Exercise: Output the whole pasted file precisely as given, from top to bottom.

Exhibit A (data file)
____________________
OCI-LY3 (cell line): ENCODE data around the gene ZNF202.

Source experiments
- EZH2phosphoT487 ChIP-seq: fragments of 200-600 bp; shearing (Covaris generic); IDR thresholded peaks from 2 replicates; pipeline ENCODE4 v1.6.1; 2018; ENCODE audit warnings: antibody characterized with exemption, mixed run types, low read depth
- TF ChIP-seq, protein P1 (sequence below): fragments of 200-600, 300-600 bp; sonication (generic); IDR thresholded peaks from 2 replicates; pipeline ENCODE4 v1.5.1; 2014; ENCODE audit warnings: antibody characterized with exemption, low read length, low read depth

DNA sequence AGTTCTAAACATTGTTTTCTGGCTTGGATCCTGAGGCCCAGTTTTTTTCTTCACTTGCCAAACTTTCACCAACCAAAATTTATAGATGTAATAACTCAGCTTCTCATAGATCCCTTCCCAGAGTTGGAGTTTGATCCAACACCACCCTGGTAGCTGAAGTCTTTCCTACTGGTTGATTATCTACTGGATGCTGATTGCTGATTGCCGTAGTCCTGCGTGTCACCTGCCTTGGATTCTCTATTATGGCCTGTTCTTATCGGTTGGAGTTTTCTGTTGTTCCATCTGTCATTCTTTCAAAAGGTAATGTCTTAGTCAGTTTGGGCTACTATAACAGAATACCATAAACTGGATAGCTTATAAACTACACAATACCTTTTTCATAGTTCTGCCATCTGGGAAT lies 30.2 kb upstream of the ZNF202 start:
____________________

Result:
OCI-LY3 (cell line): ENCODE data around the gene ZNF202.

Source experiments
- EZH2phosphoT487 ChIP-seq: fragments of 200-600 bp; shearing (Covaris generic); IDR thresholded peaks from 2 replicates; pipeline ENCODE4 v1.6.1; 2018; ENCODE audit warnings: antibody characterized with exemption, mixed run types, low read depth
- TF ChIP-seq, protein P1 (sequence below): fragments of 200-600, 300-600 bp; sonication (generic); IDR thresholded peaks from 2 replicates; pipeline ENCODE4 v1.5.1; 2014; ENCODE audit warnings: antibody characterized with exemption, low read length, low read depth

DNA sequence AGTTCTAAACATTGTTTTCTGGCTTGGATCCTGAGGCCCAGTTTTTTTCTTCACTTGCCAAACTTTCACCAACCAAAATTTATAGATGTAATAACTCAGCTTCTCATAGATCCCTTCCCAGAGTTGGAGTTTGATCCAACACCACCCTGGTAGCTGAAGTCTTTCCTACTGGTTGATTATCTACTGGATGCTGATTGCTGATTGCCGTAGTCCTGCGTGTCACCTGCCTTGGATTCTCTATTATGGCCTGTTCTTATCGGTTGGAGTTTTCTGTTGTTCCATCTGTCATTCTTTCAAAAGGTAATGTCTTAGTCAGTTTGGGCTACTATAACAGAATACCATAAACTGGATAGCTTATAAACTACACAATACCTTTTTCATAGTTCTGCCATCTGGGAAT lies 30.2 kb upstream of the ZNF202 start: